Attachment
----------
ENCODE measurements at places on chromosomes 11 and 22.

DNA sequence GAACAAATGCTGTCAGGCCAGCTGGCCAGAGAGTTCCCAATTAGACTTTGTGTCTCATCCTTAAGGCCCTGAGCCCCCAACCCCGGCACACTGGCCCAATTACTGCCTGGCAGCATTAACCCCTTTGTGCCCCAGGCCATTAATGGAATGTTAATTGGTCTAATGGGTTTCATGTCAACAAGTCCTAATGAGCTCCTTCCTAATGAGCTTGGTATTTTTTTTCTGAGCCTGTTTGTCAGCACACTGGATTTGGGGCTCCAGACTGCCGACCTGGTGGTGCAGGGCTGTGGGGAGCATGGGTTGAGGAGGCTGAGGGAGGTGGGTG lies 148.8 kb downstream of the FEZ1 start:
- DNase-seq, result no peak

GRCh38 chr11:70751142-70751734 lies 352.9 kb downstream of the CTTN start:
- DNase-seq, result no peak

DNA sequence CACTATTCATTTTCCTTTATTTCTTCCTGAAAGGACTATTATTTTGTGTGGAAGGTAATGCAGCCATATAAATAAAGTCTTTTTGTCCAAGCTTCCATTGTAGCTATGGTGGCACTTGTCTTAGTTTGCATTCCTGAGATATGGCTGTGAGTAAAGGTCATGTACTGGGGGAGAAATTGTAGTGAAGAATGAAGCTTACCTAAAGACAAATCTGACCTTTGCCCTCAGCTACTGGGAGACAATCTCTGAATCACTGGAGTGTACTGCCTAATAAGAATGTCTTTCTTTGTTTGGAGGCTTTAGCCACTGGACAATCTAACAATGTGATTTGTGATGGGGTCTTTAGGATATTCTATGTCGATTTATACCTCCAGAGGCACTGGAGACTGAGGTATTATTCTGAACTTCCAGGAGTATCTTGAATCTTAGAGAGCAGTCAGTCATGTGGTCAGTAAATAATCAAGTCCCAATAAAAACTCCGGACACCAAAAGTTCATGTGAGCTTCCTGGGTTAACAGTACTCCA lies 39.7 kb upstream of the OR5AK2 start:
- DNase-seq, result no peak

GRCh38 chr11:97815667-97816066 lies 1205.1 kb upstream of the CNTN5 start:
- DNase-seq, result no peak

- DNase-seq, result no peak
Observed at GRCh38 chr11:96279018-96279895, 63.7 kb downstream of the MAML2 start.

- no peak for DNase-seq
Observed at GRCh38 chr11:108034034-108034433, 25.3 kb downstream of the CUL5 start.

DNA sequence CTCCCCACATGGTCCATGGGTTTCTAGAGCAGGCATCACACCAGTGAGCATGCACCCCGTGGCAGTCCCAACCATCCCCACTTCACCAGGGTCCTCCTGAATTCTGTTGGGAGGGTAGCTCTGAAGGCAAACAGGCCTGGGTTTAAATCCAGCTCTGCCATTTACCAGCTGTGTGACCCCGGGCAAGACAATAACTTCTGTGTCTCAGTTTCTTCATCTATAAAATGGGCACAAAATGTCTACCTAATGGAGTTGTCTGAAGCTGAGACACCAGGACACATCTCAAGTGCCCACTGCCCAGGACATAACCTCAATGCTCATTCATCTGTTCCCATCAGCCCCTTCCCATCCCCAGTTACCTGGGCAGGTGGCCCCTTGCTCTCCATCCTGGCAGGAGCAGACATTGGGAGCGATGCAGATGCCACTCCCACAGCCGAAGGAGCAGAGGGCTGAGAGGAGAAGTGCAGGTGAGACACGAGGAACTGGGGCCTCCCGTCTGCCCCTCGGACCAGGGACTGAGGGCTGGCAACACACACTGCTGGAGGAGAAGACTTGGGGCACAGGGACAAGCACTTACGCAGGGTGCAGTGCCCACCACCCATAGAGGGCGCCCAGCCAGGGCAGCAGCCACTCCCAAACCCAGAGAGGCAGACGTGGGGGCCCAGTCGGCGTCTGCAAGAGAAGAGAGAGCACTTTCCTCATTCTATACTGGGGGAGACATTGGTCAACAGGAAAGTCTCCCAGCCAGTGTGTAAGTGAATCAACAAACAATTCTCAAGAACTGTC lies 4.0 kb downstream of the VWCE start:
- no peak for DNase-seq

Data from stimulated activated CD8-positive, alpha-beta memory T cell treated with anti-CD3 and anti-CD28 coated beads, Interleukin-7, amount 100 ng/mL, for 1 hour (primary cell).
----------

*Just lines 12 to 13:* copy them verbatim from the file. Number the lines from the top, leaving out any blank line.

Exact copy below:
- no peak for DNase-seq
Observed at GRCh38 chr11:108034034-108034433, 25.3 kb downstream of the CUL5 start.